Green's Bridge, or Greensbridge, is an elegant, Palladian-style, limestone arch bridge that crosses the river Nore in Kilkenny, Ireland. The bridge is a series of five elliptical arches of high-quality carved limestone masonry with a two-arch culvert to the east. Its graceful profile, architectural design value, and civil engineering heritage endow it with national significance. Historian Maurice Craig described it as one of the five-finest bridges in Ireland. It was built by William Colles and designed by George Smith, and was completed in 1766. The bridge was 250 years old in 2016.
The bridge's location on the north side of Kilkenny has been a ford since at least the middle of the 10th century. The first bridge there was built in the 12th century by settlers from Flanders and has been rebuilt many times due to frequent floods. The bridge itself is known from medieval times; it was described as "the Bridge of Kilkenny", "the big bridge of Kilkenny", and "Grines Bridge"; the origin of the name Green's Bridge, however, is uncertain. The "Great Flood of 1763" destroyed the previous bridge.
Green's Bridge was designed by George Smith and built by William Colles. Colles was the owner of a marble works and an inventor of machinery for sawing, boring, and polishing limestone. Smith designed an almost-true copy of the Bridge of Tiberius (Italian: Ponte di Augusto e Tiberio) in Rimini, Italy, as described by Andrea Palladio in I quattro libri dell'architettura (The Four Books of Architecture) (1570). Parapets were added during a renovation in 1835. (Full article...)
Kilkenny Castle (Irish: Caisleán Chill Chainnigh, IPA:[ˈkaʃlʲaːnˠˈçiːl̪ʲˈxan̪ʲiː]) is a castle in Kilkenny, Ireland built in 1195 to control a fording-point of the River Nore and the junction of several routeways. It was a symbol of Norman occupation and in its original thirteenth-century condition it would have formed an important element of the defences of the town with four large circular corner towers and a massive ditch, part of which can still be seen today on the Parade.
Galmoy (Irish: Gabhalmhaigh, meaning 'plain of the Ghabhal [River Goul]') is a barony in the north western part of County Kilkenny, Ireland. It is one of 12 baronies in County Kilkenny. The size of the barony is 162.7 square kilometres (62.8 sq mi). There are 12 civil parishes in Galmoy. While it is named after the village of Galmoy, today the chief town of the barony is Urlingford. Galmoy barony lies at the north-western corner of the county between Fassadinin to the east (whose chief town is Castlecomer), and Crannagh to the south (whose chief town is Freshford). It is surrounded on two sides by counties Tipperary to the west and Laois to the north. The M8 Dublin/Cork motorway bisects the barony. It is situated 121 kilometres (75 mi) from Dublin city and 131 kilometres (81 mi) from Cork city. Galmoy is currently administered by Kilkenny County Council. The barony was part of in the historic kingdom of Osraige (Ossory). (Full article...)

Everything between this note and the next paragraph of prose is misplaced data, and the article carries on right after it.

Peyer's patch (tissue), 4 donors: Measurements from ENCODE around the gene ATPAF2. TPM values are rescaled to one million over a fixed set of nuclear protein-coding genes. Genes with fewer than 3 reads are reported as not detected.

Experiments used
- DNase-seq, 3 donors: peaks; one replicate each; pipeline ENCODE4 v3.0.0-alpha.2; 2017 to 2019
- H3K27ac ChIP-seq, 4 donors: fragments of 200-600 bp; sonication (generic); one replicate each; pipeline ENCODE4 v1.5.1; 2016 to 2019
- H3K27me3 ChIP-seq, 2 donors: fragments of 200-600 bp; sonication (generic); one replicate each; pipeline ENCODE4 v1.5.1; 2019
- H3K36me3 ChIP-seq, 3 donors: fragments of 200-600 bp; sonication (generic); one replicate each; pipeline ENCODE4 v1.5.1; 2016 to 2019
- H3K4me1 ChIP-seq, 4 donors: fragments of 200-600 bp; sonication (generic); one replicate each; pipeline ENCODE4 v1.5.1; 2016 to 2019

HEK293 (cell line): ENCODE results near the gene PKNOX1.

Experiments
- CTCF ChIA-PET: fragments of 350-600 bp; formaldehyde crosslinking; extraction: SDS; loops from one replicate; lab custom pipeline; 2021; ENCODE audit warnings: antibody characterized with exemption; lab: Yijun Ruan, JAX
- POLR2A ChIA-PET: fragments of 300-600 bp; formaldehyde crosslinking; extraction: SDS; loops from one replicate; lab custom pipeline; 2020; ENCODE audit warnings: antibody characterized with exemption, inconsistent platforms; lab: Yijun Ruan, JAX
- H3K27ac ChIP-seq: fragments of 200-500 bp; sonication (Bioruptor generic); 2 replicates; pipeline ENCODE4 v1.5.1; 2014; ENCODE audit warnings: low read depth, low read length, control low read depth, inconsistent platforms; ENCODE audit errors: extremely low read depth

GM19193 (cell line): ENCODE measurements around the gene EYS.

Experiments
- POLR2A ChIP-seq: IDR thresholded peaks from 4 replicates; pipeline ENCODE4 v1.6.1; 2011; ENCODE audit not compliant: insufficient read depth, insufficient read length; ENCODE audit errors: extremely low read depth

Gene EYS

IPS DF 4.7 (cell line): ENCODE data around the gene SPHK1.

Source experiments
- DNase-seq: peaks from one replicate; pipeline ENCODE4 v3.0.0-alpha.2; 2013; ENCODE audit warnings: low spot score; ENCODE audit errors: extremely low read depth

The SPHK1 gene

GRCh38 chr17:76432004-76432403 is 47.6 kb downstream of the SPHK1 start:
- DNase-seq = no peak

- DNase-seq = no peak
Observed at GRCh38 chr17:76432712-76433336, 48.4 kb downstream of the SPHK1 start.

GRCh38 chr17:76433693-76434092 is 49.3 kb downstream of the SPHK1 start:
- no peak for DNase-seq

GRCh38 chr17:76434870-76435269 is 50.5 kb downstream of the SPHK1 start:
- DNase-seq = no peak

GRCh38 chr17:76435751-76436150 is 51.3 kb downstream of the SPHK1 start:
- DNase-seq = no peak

Most of what is written about Cainnech's life is based on tradition, however he was considered a man of virtue, great eloquence and learning. His feast day is commemorated on 11 October in the Roman Catholic Church and the Eastern Orthodox Church according to their respective calendars (Gregorian or Church Julian) with additional feast days on 1st or 14 August in the Eastern Orthodox Church. (Full article...)
John Locke (1847–1889) was an Irish writer and Fenian activist, exiled to the United States, and most famous for writing "Dawn on the Irish Coast", also known as "The Exiles Return, or Morning on the Irish coast". (Full article...)
In a senior inter-county career that lasted for nineteen years she won seven All-Ireland medals, five National League medals and five Gael Linn Interprovincial medals. With her two clubs St. Paul's and Austin Stack's she collected a huge haul of twenty-one county titles and six All-Ireland club medals. (Full article...)